2015 is the 30th anniversary of the founding of Studio Ghibli and, according to Hayao Miyazaki, it may also be one of its final years as a studio. Because this is one of my favorite films studios and Miyazaki is one of my favorite artists, who’s made some of my favorite films, I’ve decided to go through the history of Studio Ghibli one film at a time.
If you’re looking for the discussions of the previous weeks:
- Laputa: Castle in the Sky
- Grave of the Fireflies
- My Neighbor Totoro
- Kiki’s Delivery Service
- Only Yesterday
- Porco Rosso
This does, however, mean I won’t be discussing Nausicaa of the Valley of the Wind, which was made before the founding of the studio.
I’ll also only be discussing the Japanese audio version of the films, though that doesn’t mean the dubs are bad or not worth seeing. They’re just slightly different. I’ll also be discussing these with the assumption that they’ve been seen by you. So, yes, spoilers are below.
Pom Poko is maybe the strangest thing for Takahata to make after Only Yesterday and Grave of the Fireflies. Those films are pure realism, subdued, and deal with very real emotions and situations and humans. Pom Poko, on the other hand, has almost no humans in it. It also deals with very different kind of emotions. It’s sort of an antihuman film. It shows us the emotions of nature and what the world must do to adapt to us.
The perspective taken is that of the Tanuki, or raccoon dog. These are significant to Japanese folklore, representing shapeshifting tricksters, similar to Kitsune (foxes), but less devious, I suppose, and much gentler and simpler in nature. They’re absent-minded and easily distracted. In the subtitles, they’re only ever referred to as racoons, but they’re meant to be more than that.
I suppose it makes a bit of sense to take this direction. Only Yesterday is full of commentary about how humans should behave in nature and treat the natural world, so maybe it’s not so strange for Takahata to take up that perspective for an entire film. Pom Poko mostly deals with the urbanisation of the Japanese countryside and human expansion into natural habitats of other creatures. The tanuki watch as their forests are destroyed, the hills flattened, and human made structures rise into the air, blocking the scenery. They watch as the world they’ve known for hundreds and maybe thousands of years is transformed in just a matter of months. In this film, humans are the force of nature and destruction that the characters must work against.
And so, of course, they decide to wage war.
Before we get into that, I want to comment on a few things about this film.
Where Grave of the Fireflies and Only Yesterday were quiet films where we could live in and experience that stillness and silence, Pom Poko is an incredibly chatty film. There’s barely a breath without speech. Much of this is done in rapidfire narration. A handful of the tanuki narrate this film and they speak fast. So fast that you can’t even really look away from the screen or you’ll miss something. It’s such an odd choice, for a lot of reasons, but for a man who makes such elegant and beautiful and quiet films, it seems both out of place and sort of destructive. There’s so much narration that we lose all the beautiful moments he does so well. There are no scenes where we just get to observe behavior and learn to love the characters. There is only narration.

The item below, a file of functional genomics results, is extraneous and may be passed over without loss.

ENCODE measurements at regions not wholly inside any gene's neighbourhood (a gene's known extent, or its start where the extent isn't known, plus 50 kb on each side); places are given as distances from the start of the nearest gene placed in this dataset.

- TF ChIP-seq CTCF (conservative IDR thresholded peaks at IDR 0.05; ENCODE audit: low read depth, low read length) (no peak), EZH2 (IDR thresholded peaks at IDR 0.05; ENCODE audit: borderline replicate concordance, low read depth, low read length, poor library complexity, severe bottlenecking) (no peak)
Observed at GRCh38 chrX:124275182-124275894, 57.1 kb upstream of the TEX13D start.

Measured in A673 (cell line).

It flattens out the film and the characters. We never really get to know any of them very well or in a significant way. A few characters stand out but not because we come to learn their traits and behaviors. They stand out because they’re stock characters that’re easily identifiable.
And so we see them.
This lacks the attention to detail and the Ozu-like style of filmmaking that makes Takahata so great. It’s replaced by something that feels much more intrusive and childish. Takahata doesn’t trust his audience to keep up with the narrative or he’s doing this out of laziness. Because, really, there’s no reason for there to be so much narration. The film is two hours long, which is pretty substantial for an animated feature, and we have probably 110 minutes of solid voice over narration. I’m not convinced we needed all that or that the narrative needs it.
In some ways it adds a sort of wistfulness to the film or a sense of nostalgia in the narrators, but I think it mostly harms the film and holds it back.
The next thing is the animation, which I actually like a lot. As seen in the image at the top of this article, the tanuki sometimes appear as anthropomorphic creatures. This is almost exclusively when they’re amongst one another. When they enter the human realm or come into eyesight of humans, they take on a more naturalistic look, more reminiscent of Takahata’s style in his previous films. Then there’s a third style that happens when they’re in the throes of silliness. It’s a kind of cartoonish anime style.